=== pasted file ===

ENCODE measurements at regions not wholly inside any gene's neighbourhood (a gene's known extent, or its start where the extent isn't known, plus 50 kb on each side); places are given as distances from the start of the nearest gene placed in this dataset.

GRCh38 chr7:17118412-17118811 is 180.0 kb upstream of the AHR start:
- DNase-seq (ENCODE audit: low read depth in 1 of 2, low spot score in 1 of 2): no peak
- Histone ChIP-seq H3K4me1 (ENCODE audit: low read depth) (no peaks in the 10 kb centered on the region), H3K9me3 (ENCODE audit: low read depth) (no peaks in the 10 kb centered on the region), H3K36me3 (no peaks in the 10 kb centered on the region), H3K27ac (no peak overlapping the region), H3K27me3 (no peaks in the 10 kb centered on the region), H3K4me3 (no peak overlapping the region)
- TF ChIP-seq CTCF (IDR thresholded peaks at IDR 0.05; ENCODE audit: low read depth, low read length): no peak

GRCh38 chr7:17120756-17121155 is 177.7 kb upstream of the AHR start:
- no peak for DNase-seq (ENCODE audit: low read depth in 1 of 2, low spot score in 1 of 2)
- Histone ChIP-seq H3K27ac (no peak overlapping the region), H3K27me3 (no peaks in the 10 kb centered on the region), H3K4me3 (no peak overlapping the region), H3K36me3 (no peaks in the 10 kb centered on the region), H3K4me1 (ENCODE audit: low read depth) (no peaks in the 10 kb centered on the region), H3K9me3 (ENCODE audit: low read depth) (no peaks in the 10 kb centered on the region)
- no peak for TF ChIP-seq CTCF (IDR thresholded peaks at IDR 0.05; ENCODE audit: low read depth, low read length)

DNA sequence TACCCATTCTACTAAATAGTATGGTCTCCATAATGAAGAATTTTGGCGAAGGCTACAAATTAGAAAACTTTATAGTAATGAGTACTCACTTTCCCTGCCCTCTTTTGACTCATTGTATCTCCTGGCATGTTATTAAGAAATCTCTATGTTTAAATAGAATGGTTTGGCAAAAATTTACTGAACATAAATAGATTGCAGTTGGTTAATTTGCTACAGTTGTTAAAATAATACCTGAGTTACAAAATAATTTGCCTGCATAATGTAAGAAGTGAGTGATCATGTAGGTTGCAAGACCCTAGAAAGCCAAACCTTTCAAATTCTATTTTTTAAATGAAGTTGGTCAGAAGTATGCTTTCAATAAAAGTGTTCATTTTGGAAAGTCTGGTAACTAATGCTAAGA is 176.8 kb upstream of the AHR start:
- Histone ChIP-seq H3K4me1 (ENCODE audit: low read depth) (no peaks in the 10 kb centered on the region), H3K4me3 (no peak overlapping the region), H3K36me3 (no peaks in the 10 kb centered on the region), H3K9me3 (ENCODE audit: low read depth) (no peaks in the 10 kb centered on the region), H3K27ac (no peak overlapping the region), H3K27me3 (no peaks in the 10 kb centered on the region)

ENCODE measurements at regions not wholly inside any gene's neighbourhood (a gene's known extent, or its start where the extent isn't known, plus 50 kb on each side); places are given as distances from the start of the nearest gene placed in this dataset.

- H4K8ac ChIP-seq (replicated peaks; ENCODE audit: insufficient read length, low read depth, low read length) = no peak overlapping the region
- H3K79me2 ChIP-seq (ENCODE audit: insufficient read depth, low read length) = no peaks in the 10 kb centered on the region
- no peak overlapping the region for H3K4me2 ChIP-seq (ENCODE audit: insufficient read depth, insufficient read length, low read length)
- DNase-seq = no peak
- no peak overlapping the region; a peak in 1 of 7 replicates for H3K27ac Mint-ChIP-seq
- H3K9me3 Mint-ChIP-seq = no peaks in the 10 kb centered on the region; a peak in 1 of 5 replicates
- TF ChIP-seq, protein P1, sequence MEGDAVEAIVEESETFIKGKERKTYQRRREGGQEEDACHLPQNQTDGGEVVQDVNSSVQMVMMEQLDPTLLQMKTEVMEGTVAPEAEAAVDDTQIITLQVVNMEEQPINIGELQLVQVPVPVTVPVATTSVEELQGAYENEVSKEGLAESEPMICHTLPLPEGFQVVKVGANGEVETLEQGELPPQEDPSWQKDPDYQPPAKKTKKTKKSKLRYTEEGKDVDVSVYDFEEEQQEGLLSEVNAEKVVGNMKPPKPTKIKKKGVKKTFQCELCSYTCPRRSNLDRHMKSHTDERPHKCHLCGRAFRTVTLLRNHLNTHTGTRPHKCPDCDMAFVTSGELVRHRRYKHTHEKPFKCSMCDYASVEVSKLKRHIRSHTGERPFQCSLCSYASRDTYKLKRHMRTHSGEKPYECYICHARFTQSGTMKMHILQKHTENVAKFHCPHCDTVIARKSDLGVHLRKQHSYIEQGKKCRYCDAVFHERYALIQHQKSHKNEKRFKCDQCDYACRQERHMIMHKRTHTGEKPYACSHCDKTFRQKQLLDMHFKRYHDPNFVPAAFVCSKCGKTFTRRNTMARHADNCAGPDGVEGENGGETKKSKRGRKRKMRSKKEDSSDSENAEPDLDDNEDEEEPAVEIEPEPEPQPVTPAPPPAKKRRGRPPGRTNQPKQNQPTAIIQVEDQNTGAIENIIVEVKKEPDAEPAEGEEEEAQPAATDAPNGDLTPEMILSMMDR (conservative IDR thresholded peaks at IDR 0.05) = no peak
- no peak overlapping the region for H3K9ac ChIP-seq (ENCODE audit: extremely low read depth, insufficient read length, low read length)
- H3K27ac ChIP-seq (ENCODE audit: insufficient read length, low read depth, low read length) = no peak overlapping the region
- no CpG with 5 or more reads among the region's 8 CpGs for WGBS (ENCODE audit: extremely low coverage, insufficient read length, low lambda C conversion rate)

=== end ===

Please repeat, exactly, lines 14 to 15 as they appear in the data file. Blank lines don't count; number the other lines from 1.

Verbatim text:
- H3K79me2 ChIP-seq (ENCODE audit: insufficient read depth, low read length) = no peaks in the 10 kb centered on the region
- no peak overlapping the region for H3K4me2 ChIP-seq (ENCODE audit: insufficient read depth, insufficient read length, low read length)